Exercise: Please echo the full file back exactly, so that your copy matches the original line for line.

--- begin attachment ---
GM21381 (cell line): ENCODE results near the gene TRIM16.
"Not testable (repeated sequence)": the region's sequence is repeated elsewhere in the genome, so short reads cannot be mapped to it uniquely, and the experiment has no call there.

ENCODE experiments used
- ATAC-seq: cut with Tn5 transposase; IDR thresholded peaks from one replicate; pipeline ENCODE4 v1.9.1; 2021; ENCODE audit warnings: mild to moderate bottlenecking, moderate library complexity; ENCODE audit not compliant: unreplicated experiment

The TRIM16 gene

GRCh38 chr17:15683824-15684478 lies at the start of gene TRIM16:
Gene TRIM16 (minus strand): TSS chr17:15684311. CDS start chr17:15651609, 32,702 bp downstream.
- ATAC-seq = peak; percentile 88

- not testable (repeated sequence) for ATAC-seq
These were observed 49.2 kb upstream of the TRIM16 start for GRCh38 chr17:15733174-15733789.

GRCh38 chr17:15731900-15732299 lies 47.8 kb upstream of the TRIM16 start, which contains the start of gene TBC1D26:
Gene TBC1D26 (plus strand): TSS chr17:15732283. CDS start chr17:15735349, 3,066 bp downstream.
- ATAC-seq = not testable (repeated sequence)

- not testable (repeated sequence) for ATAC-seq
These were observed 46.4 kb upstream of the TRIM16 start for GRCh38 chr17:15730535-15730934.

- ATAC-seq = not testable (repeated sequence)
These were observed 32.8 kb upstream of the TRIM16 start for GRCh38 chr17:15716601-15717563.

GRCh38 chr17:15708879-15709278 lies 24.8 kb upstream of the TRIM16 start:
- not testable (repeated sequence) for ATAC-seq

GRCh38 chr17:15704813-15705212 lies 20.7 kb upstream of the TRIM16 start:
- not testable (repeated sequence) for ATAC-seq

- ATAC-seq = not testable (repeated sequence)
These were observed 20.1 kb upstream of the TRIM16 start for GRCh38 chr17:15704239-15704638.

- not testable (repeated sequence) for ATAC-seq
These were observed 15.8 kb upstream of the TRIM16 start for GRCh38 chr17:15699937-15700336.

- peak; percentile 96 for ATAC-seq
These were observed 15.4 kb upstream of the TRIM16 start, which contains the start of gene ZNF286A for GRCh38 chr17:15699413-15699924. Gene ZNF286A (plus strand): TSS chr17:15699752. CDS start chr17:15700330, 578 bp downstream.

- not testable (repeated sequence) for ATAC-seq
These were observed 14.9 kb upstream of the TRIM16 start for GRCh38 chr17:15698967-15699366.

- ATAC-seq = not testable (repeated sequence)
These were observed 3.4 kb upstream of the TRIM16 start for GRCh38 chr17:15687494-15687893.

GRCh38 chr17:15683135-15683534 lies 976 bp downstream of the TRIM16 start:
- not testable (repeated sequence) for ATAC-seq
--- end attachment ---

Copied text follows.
GM21381 (cell line): ENCODE results near the gene TRIM16.
"Not testable (repeated sequence)": the region's sequence is repeated elsewhere in the genome, so short reads cannot be mapped to it uniquely, and the experiment has no call there.

ENCODE experiments used
- ATAC-seq: cut with Tn5 transposase; IDR thresholded peaks from one replicate; pipeline ENCODE4 v1.9.1; 2021; ENCODE audit warnings: mild to moderate bottlenecking, moderate library complexity; ENCODE audit not compliant: unreplicated experiment

The TRIM16 gene

GRCh38 chr17:15683824-15684478 lies at the start of gene TRIM16:
Gene TRIM16 (minus strand): TSS chr17:15684311. CDS start chr17:15651609, 32,702 bp downstream.
- ATAC-seq = peak; percentile 88

- not testable (repeated sequence) for ATAC-seq
These were observed 49.2 kb upstream of the TRIM16 start for GRCh38 chr17:15733174-15733789.

GRCh38 chr17:15731900-15732299 lies 47.8 kb upstream of the TRIM16 start, which contains the start of gene TBC1D26:
Gene TBC1D26 (plus strand): TSS chr17:15732283. CDS start chr17:15735349, 3,066 bp downstream.
- ATAC-seq = not testable (repeated sequence)

- not testable (repeated sequence) for ATAC-seq
These were observed 46.4 kb upstream of the TRIM16 start for GRCh38 chr17:15730535-15730934.

- ATAC-seq = not testable (repeated sequence)
These were observed 32.8 kb upstream of the TRIM16 start for GRCh38 chr17:15716601-15717563.

GRCh38 chr17:15708879-15709278 lies 24.8 kb upstream of the TRIM16 start:
- not testable (repeated sequence) for ATAC-seq

GRCh38 chr17:15704813-15705212 lies 20.7 kb upstream of the TRIM16 start:
- not testable (repeated sequence) for ATAC-seq

- ATAC-seq = not testable (repeated sequence)
These were observed 20.1 kb upstream of the TRIM16 start for GRCh38 chr17:15704239-15704638.

- not testable (repeated sequence) for ATAC-seq
These were observed 15.8 kb upstream of the TRIM16 start for GRCh38 chr17:15699937-15700336.

- peak; percentile 96 for ATAC-seq
These were observed 15.4 kb upstream of the TRIM16 start, which contains the start of gene ZNF286A for GRCh38 chr17:15699413-15699924. Gene ZNF286A (plus strand): TSS chr17:15699752. CDS start chr17:15700330, 578 bp downstream.

- not testable (repeated sequence) for ATAC-seq
These were observed 14.9 kb upstream of the TRIM16 start for GRCh38 chr17:15698967-15699366.

- ATAC-seq = not testable (repeated sequence)
These were observed 3.4 kb upstream of the TRIM16 start for GRCh38 chr17:15687494-15687893.

GRCh38 chr17:15683135-15683534 lies 976 bp downstream of the TRIM16 start:
- not testable (repeated sequence) for ATAC-seq